This is a little old, from back in April, but it still unsettles me. While goals of cooperation and sharing know-how sound nice enough, and can be great in and of themselves, this new organization seems like it will only augment the Korean market’s greatest weaknesses, the lack of competition and (perhaps therefore) diversity. The Korean music industry’s tendency for hyper control and monopolization doesn’t help either. If you don’t know what I’m referring to, read on:
Top Korean talent agencies form new comapany to push K-pop overseas
SEOUL: Korean superstar Bae Yong Joon’s talent agency KEYEAST Entertainment revealed Friday that it will form United Asia Management (UAM) in conjunction with five other top Korean talent agencies to push K-pop overseas, reported Korean media.
KEYEAST Entertainment’s partners are Korean talent agencies MEnt, Star J Entertainment, SM Entertainment, YG Entertainment and JYP Entertainment.
“We will be pooling each company’s business knowledge and network systems to form the foundation of our new agency.
“We are looking forward to this collaboration and the synergies it will bring for the advancement of not only Korea’s entertainment industry, but Asia’s as well,” KEYEAST Entertainment CEO Yang Geun Hwan was quoted as saying.
UAM will represent artistes currently managed by all the six companies involved, on the Asian stage.
This move will effectively bring K-pop luminaries like Rain, Big Bang, Kim Hyun Joong, Super Junior, Girl’s Generation and the Wonder Girls under one management agency when they are promoted outside Korea in Asia.
According to a press statement from KEYEAST Entertainment, UAM will also manage the international copyrights of its stars as well as implement a new media production system for dramas, films and other media projects.
Less than a month ago, YG’s main girl group 2NE1 released the digital single, “Lonely.” It’s a fun, fresh track, in two senses: It’s a nice contrast against the tide of poppy and/or electronic-based songs that has saturated the Korean gayo (domestic pop music) market, which YG is well aware of; people who have succeeded in pop music know that it’s as much about contrasting against what’s dominant in the market as keeping in mind the mainstream taste of the public, and YG’s top male group Big Bang also voiced their same intention of going against the electric tide with their recent release of “Tonight,” their fourth mini-album from February of this year. It’s also a different sound for the 2NE1 girls themselves, who rode the pop dance wave albeit with heavier beats.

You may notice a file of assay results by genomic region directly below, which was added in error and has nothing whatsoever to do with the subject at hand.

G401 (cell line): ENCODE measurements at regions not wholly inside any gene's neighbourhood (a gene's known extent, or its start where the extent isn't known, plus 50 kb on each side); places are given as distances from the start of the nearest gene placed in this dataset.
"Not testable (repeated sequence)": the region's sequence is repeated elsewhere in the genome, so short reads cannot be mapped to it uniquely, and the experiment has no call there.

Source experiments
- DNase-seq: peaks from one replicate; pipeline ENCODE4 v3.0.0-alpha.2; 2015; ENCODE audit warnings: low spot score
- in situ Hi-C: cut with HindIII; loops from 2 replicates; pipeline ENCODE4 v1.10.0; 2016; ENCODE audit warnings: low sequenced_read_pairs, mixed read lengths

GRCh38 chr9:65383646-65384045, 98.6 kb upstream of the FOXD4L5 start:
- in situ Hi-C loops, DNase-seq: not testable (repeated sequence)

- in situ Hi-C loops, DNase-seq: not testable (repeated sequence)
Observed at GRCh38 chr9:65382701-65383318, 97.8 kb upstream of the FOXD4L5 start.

However, I do have a few qualms with the song. You’ll notice that it’s an acoustic track, pretty much all string sounds with the guitar as the main and some background (synth?) orchestral strings. No rhythm instruments like drums or beat tracks. With this change in sound, the instrumental being literally instrumental, I find the entry of some of the vocals to be too piercing for the song, especially CL’s. (She has the first few lines of the song, but also check out 0:25.)
When listening to the song for the first time, it seemed to me as if the girls couldn’t shake off their in-your-face club style of singing. Some would say that these vocal qualities are what make 2NE1 recognizable, and while this may be true, I think retaining the same singing approach is at the expense of a singer’s skill to gauge a song as well as compromising the song itself. It is understandable to employ a forceful, even, penetrating technique when you’re backed by boomy basses and rainbow synths, but for a more sensitive song, I think the sound could have been adjusted to reflect this change while still remaining strong (like at 1:47). Instead, the voice of member Sandara Park (0:21), who has the weakest vocals of the group, comes off as the most fitting, although Minji’s vocals (0:11) are a nice medium.
Actually, I find the most enjoyable part of the song to be the lyrics. While typical “lonely” songs sung by pop groups are talking about being abandoned by or apart from the other party, 2NE1’s “Lonely” is expressing the feelings of loneliness and restlessness even when you’re in a caring relationship. It kind of follows in the vein of American female singers’ “gentle independence” songs, e.g. Fergie’s “Big Girls Don’t Cry” and Kelly Clarkson’s “Already Gone.” After understanding the lyrics, I found the content really refreshing and interesting. In that respect, “Lonely” is really different and rather mature compared to other songs around. To listen to the song along with the lyrics and translation:
All in all, it’s a decent track that’s recognizable thanks to the titular chorus and YG magic. While I wasn’t totally satisfied with the delivery of the song, the girls’ vocals are steady as ever, and they’re enjoying continued success with “Lonely.” It’s been playing everywhere, and I even woke up to it blasting near my apartment building one morning.